Is There No Protestantism Today?
Introduction: Many divide the religious world into three divisions: Jewish, Protestant, and Catholic. Some have wondered why the division is not: Jewish, Protestant, Catholic, and Christian. (The designation "Protestant" does not imply Christian.)
I. Origin of "Protestant."
1. The origin of the term "Protestant" is interesting. The rule of the Catholic Church was being questioned in the 1500's. Two important dates stand out, 1526 and 1529. The diet at Spires in 1526 gained some religious freedoms for "churches" to obtain a measure of autonomy or self-government. However, in 1529 when the diet again met at Spires, the Roman Catholic party was in the majority. The emperor declared: "By my imperial and absolute authority I abolish the clause in the ordinance of 1526 on which the Lutherans relied when they founded their territorial churches ." Those who declared that they would not abide by the decision of 1529 but that they would continue to recognize the ruling of the diet of 1526, were called "Protestants." (The Church, Falling Away, and Restoration, by J. W. Shepherd, pg. 116, 117.)
II. There is not much protesting today.
1. The message of the bulk of the denominational world today is positivity (stress Isa. 30: 10). Since their concept of positivity does not include but little negativity, they do not protest the doctrinal perversions of Catholicism.
A. Many today have no knowledge of the spiritual and moral atrocities inflicted on many people by Catholicism in their efforts though the centuries to physically force people to become Catholics. Moral scandal continues to characterize the Catholic Priesthood, yet, many do not protest.
B. It appears that a large percentage of professing Christians have become unfamiliar with such teachings as Ephesians 5: 10, 11. Paul requires a knowledge of the truth or that which is "acceptable unto the Lord." The avoidance of fellowshipping all that is contrary to truth or that comprises "works of darkness" is also enjoined. In addition, "but rather reprove them." Herein lies the action of "protesting," if you will.
C. Not a few today are viewing Catholics and "Protestants" as all the same. "They all make up one big church," some are heard saying. Too often, I am afraid this true when it comes to practice.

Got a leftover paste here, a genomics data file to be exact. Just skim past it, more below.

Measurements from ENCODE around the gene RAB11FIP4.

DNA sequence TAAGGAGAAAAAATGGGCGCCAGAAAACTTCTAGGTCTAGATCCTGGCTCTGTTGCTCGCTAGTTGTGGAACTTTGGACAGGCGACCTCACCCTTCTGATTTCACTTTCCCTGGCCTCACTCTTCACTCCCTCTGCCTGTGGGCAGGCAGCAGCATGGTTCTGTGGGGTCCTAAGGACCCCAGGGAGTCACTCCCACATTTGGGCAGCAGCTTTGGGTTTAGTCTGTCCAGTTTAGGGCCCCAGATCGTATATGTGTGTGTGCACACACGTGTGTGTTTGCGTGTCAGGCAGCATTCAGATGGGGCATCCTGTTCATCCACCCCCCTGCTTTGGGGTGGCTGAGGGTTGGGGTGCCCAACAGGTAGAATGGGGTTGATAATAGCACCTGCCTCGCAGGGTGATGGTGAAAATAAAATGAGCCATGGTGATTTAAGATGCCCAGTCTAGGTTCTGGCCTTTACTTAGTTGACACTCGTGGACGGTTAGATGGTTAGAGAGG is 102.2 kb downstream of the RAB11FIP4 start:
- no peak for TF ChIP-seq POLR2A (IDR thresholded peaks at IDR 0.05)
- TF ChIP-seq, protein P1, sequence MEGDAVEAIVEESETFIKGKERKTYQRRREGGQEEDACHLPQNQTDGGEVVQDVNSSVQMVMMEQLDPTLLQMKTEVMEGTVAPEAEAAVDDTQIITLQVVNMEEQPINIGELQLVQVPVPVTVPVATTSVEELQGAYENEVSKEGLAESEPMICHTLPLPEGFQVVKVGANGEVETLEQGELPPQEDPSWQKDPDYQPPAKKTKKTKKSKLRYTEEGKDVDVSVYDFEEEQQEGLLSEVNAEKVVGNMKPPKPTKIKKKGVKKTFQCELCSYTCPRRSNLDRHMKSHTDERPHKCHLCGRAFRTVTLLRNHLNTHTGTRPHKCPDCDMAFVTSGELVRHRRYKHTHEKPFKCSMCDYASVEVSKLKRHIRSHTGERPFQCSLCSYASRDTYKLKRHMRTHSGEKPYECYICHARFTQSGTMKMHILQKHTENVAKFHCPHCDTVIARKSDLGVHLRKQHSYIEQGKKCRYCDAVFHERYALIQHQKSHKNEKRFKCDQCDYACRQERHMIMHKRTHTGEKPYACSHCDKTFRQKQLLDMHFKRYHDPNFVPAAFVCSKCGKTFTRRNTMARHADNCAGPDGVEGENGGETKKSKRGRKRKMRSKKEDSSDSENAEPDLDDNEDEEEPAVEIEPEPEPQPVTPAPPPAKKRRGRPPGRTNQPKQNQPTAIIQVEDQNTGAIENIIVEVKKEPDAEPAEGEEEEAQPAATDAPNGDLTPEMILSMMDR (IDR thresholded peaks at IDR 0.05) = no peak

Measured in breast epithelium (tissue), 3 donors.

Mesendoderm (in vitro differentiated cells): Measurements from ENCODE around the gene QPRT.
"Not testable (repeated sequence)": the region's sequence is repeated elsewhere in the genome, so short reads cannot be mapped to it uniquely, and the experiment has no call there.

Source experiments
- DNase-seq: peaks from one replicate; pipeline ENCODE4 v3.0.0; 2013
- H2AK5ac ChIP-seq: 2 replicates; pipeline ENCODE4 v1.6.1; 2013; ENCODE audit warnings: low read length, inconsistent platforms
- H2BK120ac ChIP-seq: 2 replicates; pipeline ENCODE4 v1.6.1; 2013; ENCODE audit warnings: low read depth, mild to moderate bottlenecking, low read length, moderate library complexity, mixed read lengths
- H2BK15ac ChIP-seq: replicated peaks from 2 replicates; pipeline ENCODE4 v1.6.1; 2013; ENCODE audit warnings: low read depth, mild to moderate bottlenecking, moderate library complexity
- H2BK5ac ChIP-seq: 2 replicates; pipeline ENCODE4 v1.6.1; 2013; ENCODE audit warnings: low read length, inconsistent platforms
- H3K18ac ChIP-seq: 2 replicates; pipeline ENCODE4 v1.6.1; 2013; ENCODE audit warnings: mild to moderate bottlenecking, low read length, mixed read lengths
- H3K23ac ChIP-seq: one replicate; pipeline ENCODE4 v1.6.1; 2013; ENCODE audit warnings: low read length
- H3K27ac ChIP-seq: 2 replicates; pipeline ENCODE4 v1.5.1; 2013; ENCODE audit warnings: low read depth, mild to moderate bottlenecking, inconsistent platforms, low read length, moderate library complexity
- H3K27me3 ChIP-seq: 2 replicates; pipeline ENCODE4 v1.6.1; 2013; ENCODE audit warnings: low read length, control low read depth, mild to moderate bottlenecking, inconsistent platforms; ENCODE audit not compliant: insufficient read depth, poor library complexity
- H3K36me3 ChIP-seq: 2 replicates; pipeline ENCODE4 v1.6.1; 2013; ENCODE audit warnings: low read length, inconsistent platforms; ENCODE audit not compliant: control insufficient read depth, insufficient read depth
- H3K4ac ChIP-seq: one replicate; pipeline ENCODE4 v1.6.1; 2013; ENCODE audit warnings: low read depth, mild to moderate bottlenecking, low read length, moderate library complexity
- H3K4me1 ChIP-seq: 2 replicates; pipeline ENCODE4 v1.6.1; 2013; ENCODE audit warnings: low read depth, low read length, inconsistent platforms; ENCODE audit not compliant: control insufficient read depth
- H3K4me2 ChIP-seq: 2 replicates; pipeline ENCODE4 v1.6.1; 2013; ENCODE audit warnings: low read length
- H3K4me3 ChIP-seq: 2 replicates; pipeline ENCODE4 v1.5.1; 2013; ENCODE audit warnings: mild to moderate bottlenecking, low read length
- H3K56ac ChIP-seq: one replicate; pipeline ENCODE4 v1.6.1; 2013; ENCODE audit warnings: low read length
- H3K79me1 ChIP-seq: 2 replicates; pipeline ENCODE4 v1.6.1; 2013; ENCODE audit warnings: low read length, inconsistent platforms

III. Some specific areas of protestation.
A. There are many need areas of protesting doctrinal perversion (all the following tenets of Catholicism are well established).
1. The doctrine of original sin. Catholics "baptize" babies because it is believed that they have inherited the sin and curse of Adam (see Matt. 18: 2- 4, 19: 14).
2. The Papacy. The idea of one man in charge or ruling over the church is repulsive to the Christian. The church belongs to Jesus and he is the head over the church (Matt. 16: 18, Eph. 1: 22, 23). Elders are appointed to superintend local churches (Acts 14: 26, Heb. 13: 17, I Tim. 3: 1-7, Tit. 1: 5-11). The Papacy seems to be in Paul's mind in terms of the falling away from the true church, Jesus' church (Acts 20: 17, 28-31, 2 Thes. 2: 3-9, cp. I Tim. 4: 1-3).
3. The Catholic Priesthood. According to the New Testament, every Christian is a priest and officiates in his own service to God (I Pet. 2: 9). The notion of a select group of men serving as priests today is unacceptable and must be protested.
4. The doctrine of transubstantiation. Transubstantiation is the Catholic teaching that the fruit of the vine and the unleavened bread used in the Lord's Supper literally become the blood and body of Jesus (see Matt. 26: 26-29, compare Acts 15: 29 and the same type of figurative language in Gal. 4: 24, 25).
5. Salvation by meritorious deeds. The scriptures are plain in denying that man's salvation is acquired by human merit (Eph. 2: 8, 9, Tit. 3: 5; this is not to say, however, than man's obedience to God's requirements of receiving his grace is not necessary and essential to man's salvation, cp. 2 Cor. 6: 1).
IV. The very nature of the gospel requires protestation.
1. Much of the gospel is what man would term negative and demands protestation (Jude 3, Phili. 1: 7, 17, Gal. 2: 14). Alas, protesting is seldom found today, except to protest against those who scripturally protest! In fact, there is but little protesting against abortion, pre-marital sex, drugs, adultery, lying, and homosexuality in general.
2. In too many cases, even the Lord's church has yielded to the cry, "accent the positive and eliminate the negative." Speaking against is not viewed as politically correct (Jere. 4: 22, 5: 31, Isa. 30: 10).
Conclusion: The term "Protestant" has come to mostly mean "non-Catholic" today. In general, the right kind of protestation is good and necessary. Christians, for sure, will protest all that is wrong and will uphold all that is good!